Lyft’s shares lost nearly a third of their value yesterday after the ride-hailing company reported its Q1 2022 results, despite the company beating market expectations for revenue.
If you delve a little deeper, it seems the market was instead focused about something else entirely: Slightly soft guidance on revenue growth in Q2 2022 when compared to analyst expectations, as well as the cost of driver incentives — supply stimulants that impact the company’s economic profile.
During the Lyft earnings call, analysts focused on the cost of incentivizing drivers to participate in the company’s two-sided marketplace, and they were not assuaged by its CEO and CFO’s responses.
Uber’s shares also fell in the wake of its earnings report. To understand the driver-incentive issue, we’ll first explore Lyft’s situation, and then compare it to what Uber said. The two companies are related and share competitive territory, but market reaction to their current state was sharp and notable. Let’s talk about it.
In its earnings call, Lyft CFO Elaine Paul said the company expects revenues between $950 million and $1 billion in the second quarter, in line with current street expectations of about $995 million. (It’s worth noting that before the company’s report was digested by analysts, that figure was $1.02 billion.)
But more worrisome were Paul’s comments on the company’s profitability. Per the above-linked transcript (emphasis ours):
In terms of profitability, we expect Q2 contribution margin will be approximately 56%, which reflects the impact of growth investments on our leverage. Post omicron, we feel the worst is behind us, and this coming quarter is an opportunity to invest in kick-starting the next year of growth. We will do so with a focus on drivers, the overall marketplace, and some additional brand marketing. As a result, we expect adjusted EBITDA of between $10 million to $20 million for Q2.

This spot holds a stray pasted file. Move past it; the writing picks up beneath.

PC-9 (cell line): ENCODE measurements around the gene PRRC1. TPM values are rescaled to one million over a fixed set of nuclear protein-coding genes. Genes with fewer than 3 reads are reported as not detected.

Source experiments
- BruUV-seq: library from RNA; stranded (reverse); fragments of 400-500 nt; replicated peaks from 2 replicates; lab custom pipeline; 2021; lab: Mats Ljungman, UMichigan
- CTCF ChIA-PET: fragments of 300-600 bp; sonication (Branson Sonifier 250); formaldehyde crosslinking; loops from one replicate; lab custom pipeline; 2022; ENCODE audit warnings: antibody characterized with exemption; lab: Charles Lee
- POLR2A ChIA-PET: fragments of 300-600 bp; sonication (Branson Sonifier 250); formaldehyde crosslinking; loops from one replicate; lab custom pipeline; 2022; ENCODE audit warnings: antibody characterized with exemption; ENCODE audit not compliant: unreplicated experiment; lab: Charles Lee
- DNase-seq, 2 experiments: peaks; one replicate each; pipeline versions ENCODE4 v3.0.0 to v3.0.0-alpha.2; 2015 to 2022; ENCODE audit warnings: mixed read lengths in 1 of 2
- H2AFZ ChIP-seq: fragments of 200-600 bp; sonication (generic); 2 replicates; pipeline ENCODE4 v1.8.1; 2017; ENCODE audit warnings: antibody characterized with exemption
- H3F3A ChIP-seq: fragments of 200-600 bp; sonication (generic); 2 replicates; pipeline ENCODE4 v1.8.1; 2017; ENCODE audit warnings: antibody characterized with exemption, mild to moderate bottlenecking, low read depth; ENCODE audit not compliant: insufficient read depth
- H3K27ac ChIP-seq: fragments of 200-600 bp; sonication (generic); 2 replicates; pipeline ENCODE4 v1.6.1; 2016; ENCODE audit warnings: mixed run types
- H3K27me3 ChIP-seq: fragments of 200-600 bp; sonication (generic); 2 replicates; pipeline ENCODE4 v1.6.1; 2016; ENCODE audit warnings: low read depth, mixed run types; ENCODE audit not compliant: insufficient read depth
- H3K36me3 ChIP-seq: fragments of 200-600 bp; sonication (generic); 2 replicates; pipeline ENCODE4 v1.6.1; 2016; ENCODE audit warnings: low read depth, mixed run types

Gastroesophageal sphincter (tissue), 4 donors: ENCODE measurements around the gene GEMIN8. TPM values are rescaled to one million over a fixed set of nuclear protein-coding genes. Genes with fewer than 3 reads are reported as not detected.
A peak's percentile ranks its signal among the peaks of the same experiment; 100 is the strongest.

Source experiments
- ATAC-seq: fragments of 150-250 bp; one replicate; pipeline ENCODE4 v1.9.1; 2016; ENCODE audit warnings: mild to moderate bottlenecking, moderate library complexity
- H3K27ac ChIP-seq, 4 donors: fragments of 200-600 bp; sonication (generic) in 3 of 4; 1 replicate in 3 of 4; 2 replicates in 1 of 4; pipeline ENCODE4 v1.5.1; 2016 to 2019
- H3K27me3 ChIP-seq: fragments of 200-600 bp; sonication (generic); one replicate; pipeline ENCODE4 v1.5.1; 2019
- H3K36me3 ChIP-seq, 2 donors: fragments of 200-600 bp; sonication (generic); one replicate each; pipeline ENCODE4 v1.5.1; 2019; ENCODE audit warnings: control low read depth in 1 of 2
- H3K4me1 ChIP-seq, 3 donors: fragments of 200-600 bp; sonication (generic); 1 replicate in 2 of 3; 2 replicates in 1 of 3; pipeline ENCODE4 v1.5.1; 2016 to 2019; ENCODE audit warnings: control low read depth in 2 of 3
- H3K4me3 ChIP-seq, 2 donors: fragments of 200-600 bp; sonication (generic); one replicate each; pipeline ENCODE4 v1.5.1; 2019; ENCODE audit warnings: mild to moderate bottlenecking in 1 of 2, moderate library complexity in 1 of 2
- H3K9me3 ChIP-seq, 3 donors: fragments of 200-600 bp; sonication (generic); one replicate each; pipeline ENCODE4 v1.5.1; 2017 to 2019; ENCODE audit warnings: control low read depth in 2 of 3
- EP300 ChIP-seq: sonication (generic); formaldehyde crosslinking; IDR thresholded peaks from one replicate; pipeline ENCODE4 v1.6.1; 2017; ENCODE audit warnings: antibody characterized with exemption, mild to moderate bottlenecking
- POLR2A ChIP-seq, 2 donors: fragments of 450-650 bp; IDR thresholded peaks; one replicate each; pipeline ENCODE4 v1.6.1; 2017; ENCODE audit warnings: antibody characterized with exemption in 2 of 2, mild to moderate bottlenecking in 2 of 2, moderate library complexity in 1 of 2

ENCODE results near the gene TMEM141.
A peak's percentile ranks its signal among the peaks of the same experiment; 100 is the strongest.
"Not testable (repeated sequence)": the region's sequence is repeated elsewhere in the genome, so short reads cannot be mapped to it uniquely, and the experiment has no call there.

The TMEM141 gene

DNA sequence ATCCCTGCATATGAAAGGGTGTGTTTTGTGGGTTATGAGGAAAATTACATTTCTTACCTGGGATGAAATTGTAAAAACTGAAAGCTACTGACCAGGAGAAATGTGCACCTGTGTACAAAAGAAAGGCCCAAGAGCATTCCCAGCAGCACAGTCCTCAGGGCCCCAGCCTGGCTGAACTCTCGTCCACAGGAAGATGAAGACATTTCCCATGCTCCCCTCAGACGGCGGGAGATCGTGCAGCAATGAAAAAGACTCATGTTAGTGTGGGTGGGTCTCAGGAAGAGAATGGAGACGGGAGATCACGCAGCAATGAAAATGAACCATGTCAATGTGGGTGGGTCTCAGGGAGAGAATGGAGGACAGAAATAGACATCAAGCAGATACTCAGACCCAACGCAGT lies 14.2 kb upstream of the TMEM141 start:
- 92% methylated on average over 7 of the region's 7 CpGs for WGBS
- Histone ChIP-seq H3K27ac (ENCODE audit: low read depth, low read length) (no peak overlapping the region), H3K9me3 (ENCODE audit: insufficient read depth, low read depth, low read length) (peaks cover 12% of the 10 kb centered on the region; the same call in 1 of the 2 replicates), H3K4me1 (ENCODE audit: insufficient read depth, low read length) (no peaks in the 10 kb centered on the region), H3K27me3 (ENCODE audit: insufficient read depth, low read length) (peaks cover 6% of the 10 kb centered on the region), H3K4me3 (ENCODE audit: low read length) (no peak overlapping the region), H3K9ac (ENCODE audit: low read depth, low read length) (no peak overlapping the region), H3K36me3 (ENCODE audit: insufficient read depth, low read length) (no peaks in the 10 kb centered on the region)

Lyft’s adjusted EBITDA came to $54.8 million in Q1, implying that the company is about to eat heavily into its limited adjusted profitability in the second quarter, partially thanks to investments in its driver supply.
In its earnings call, Lyft stressed that while demand for rides can change rapidly — COVID-19 made that plain during its various waves — shifting driver supply takes more time. CEO Logan Green said that “supply adjustments” to its marketplace “are like moving the Titanic.”
Unfortunate metaphor aside, it seems that Lyft is going to spend to boost driver supply in anticipation of future demand; the company expects to grow more quickly this year than the 36% it posted last year, a feat that will require more cars available for hailing.